Peter Murray
Clare Lilley


Joanna Mowbray and Yorkshire Sculpture Park:
a working relationship

Established in 1977, Yorkshire Sculpture Park is recognised as one of the foremost open air art initiatives worldwide. It was the country's first permanent sculpture park and currently occupies over 500 acres of historic landscape, primarily developed in the 18th and early 19th centuries. It has built its reputation on curating exhibitions and projects in the open air and by working closely with contemporary artists, providing opportunities for showing, making, understanding and enjoying sculpture in the open air. The programme and facilities continue to grow and there are now two indoor galleries and a number of distinct open-air spaces.

Artists are central to YSP and the first artist residency was established in 1978 with the appointment of John Maine. Since then YSP has invited innumerable artists to work in a variety of ways, resulting in publications, exhibitions, CD Roms, web sites or significant installations, as in the cases of David Nash, Andy Goldsworthy, Judith Cowan and Joanna Mowbray. Alongside these are smaller projects by younger artists, such as Kerry Stewart and KIT, together with artists from other countries who have been able to live and work at Yorkshire Sculpture Park, including John McEwen (Canada), Federico Assler (Chile), Mrinalini Mukherjee (India), Patrick Dougherty (USA), Joanna Przybyla (Poland) and Aganetha Dyck (Canada).

The bursaries and residencies vary considerably but are primarily aimed at offering direct financial and technical support to artists, giving many the chance to experiment at a critical point in their development. The technical, curatorial and administrative support offered by YSP staff is unique and often results in ambitious projects. Also, having artists working on site feeds into the culture of the Park, through contact with staff and visitors, and this has been critical to the development of YSP.

Joanna Mowbray's long and fruitful association with YSP began in 1985 when her interest in creating sculpture for the landscape was rekindled by YSP's invitation to her to take up a three month residency, resulting in Movement 1, 2 and 3, an installation of three ambitious and challenging steel and mesh sculptures. Eschewing natural media, she turned to industrial materials so that the work had permanence and resilience, although her abilities as an artist enabled her to retain a sense of transparency and delicacy, reflecting the changing light and rhythmic qualities of the surrounding landscape.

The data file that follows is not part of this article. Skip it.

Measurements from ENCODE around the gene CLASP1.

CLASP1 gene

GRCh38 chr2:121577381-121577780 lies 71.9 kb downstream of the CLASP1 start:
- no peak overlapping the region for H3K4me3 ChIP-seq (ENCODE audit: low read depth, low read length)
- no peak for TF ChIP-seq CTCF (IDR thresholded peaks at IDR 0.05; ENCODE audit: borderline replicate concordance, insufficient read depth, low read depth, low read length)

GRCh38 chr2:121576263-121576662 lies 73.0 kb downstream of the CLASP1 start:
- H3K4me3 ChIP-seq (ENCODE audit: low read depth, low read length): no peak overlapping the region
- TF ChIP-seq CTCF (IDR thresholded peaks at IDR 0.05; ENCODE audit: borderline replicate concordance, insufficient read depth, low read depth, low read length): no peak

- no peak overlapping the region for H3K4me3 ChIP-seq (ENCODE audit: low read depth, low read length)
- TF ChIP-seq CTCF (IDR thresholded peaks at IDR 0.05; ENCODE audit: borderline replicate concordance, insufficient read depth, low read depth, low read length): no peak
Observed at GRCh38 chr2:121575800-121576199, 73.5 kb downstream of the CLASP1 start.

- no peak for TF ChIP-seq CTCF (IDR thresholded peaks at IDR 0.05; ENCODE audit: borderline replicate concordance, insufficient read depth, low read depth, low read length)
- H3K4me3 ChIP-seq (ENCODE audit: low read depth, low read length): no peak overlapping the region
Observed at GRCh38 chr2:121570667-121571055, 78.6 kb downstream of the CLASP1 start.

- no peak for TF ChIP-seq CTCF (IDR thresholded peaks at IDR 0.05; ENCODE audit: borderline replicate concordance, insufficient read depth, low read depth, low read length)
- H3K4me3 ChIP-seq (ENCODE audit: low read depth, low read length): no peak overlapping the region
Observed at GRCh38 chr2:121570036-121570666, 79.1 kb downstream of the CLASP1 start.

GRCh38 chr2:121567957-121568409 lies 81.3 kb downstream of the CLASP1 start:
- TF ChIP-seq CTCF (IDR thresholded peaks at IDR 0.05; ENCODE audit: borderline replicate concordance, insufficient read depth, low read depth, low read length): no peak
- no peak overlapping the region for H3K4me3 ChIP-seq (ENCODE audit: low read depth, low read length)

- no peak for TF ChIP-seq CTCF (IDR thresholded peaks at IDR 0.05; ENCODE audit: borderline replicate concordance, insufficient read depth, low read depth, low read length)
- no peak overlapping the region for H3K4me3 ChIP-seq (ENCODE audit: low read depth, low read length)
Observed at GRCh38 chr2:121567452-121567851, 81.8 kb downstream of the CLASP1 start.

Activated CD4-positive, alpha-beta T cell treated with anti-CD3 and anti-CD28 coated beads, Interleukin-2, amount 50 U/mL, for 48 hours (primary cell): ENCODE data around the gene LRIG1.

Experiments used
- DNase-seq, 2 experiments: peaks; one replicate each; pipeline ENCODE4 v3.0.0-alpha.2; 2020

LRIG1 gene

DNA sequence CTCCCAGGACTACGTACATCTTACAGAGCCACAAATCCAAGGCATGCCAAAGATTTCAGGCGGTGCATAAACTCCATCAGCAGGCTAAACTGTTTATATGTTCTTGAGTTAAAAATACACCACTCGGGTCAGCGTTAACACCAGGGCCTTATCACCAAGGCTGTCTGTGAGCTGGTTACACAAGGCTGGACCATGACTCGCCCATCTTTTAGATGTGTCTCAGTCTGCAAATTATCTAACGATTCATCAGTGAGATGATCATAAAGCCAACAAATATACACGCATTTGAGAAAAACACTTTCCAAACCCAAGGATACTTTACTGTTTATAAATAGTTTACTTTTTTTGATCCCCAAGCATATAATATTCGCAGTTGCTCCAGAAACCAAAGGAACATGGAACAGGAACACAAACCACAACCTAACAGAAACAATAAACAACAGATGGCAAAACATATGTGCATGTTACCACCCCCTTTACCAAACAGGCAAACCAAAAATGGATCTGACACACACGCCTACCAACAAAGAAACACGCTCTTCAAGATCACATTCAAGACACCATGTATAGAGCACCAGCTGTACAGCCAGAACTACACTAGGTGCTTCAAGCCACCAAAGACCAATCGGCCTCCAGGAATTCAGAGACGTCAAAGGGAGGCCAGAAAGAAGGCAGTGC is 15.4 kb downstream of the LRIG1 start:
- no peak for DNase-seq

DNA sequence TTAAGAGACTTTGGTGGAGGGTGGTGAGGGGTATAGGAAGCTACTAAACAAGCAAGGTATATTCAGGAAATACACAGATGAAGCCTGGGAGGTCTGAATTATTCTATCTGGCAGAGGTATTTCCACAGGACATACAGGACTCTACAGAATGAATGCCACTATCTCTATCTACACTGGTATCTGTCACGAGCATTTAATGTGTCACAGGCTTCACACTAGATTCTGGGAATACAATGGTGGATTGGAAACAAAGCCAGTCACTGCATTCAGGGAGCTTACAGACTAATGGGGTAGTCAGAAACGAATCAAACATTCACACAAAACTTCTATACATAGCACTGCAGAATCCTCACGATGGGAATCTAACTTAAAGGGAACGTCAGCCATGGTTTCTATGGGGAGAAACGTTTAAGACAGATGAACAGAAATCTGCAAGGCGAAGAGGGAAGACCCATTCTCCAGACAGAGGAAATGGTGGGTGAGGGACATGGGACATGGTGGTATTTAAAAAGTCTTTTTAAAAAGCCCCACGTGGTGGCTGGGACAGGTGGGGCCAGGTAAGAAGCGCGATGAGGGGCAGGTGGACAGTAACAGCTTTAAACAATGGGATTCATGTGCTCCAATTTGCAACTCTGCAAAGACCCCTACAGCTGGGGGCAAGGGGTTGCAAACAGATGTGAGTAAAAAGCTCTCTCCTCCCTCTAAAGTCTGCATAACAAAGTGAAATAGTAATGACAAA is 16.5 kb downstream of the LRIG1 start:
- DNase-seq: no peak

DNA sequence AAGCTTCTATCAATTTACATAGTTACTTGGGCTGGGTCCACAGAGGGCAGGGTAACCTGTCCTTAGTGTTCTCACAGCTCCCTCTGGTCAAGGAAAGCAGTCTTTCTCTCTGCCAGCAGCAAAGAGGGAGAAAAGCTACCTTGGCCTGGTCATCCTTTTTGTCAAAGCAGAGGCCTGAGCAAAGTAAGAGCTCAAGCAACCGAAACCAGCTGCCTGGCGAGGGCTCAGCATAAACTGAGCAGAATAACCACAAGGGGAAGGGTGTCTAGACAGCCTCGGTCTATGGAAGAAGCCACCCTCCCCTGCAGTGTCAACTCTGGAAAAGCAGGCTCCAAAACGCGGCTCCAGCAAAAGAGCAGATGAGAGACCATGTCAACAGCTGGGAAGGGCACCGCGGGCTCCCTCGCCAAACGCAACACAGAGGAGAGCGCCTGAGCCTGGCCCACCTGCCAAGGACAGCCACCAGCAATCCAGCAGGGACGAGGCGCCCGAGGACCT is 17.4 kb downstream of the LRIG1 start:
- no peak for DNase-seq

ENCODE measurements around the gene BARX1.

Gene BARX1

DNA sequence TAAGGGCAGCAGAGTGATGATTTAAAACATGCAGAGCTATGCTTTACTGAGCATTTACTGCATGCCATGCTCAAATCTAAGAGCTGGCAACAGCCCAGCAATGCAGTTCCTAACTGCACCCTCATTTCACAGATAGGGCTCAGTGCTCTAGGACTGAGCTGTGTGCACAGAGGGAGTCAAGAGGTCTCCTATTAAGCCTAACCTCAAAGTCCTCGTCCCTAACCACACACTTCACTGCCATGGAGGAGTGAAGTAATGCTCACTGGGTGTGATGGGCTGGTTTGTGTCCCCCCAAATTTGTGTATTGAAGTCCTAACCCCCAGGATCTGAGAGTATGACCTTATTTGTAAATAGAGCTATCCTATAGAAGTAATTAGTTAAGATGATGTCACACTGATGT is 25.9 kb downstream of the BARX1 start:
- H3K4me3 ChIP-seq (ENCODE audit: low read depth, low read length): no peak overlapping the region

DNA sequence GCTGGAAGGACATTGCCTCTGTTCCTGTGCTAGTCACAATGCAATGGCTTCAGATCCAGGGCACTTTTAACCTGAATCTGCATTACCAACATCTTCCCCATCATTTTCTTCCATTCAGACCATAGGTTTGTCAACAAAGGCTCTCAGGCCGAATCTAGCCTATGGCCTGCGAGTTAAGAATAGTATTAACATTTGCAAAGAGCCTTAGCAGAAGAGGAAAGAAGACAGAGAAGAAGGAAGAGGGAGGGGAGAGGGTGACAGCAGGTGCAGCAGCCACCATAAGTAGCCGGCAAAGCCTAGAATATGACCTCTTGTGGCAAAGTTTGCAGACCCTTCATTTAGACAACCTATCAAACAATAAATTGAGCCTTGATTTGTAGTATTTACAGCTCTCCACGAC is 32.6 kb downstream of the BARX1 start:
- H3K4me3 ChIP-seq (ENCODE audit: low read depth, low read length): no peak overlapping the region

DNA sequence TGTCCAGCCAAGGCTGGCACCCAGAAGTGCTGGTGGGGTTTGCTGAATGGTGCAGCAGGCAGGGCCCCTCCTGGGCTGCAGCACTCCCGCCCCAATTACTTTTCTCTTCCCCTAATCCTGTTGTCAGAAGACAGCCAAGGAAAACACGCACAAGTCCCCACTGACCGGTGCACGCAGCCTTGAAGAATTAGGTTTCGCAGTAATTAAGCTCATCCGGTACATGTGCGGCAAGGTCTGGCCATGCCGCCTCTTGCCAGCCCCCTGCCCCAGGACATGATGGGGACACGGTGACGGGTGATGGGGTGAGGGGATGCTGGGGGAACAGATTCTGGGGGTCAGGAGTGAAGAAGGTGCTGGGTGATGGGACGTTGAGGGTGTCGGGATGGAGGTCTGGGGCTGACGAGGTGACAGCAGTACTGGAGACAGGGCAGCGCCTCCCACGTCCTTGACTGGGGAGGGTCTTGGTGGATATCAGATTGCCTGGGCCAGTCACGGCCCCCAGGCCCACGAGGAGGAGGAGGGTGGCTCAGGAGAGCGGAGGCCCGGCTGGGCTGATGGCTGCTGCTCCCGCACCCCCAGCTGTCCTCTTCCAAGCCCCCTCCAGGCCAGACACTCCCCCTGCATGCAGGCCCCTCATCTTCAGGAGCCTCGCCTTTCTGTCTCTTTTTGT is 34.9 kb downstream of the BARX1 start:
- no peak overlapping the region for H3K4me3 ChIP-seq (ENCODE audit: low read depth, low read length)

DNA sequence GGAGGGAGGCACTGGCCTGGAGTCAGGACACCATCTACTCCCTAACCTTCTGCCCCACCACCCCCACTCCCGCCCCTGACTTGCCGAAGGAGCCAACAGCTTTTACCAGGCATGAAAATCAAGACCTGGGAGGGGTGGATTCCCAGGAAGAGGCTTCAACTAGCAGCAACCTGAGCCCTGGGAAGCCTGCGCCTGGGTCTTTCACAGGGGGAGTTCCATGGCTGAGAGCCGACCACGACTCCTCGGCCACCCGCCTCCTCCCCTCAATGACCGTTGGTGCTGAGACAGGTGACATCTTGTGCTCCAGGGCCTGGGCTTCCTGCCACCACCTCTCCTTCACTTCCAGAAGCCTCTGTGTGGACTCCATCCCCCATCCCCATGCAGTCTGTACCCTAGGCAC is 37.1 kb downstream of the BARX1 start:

The relationship was further developed in 1991 when YSP offered Joanna a twelve month bursary, part-funded by the Henry Moore Foundation, which provided her with the opportunity to experiment and develop new works. The first results of the bursary were revealed in 1992 when Mowbray collaborated with the dancer and choreographer Gregory Nash and the composer James Beirne to create a series of steel sculptures for a vibrant and dynamic performance, Surface Tension, performed at University College Bretton Hall and Contact Theatre in Manchester.

The bursary allowed Joanna to reconsider her sculpture in relation to landscape and the movement of people, resulting in a new body of work shown in 1995 in the Pavilion Gallery and on Driveside (see project Installation) and accompanied by a publication with an essay by the art critic Mary Sara. The sculptures called for a precise understanding of the landscape and the ability to deal with its grand, nebulous scale. Between sculptures, viewer and space there is a dynamic tension: “The way I position the sculpture in relation to its situation is very important to the expression of the work. The decision to work on groups of forms came about because I wanted to have some flexibility to adjust the relationship between the forms in different exhibition spaces. I perceive this aspect of my work as parallel to the concerns of a choreographer”.

These qualities were also found in Mowbray's gallery works: large steel 'drawings' and their precursors, exquisite hand-held lead maquettes. In Mowbray's stain and graphic drawings on board, simplicity, coolness and honed-down forms were again brought together, grouped in single lines.

YSP's association with this gifted artist continues though providing support for her new ventures in the form of technical advice, references and as a sounding board. In addition, the display of the magnificent and demanding steel sculpture, Beyond and Within as part of its loan collection, where it is shown alongside works by major international artists, is a testament both to the artist's sensibility and to her determination.

  Peter Murray
Clare Lilley

April 2000
© Yorkshire Sculpture Park
Yorkshire Sculpture Park
Bretton Hall
West Bretton
Wakefield WF4 4LG
Great Britain
T + 44 (0) 1924 830579
f + 44 (0) 1924 830044

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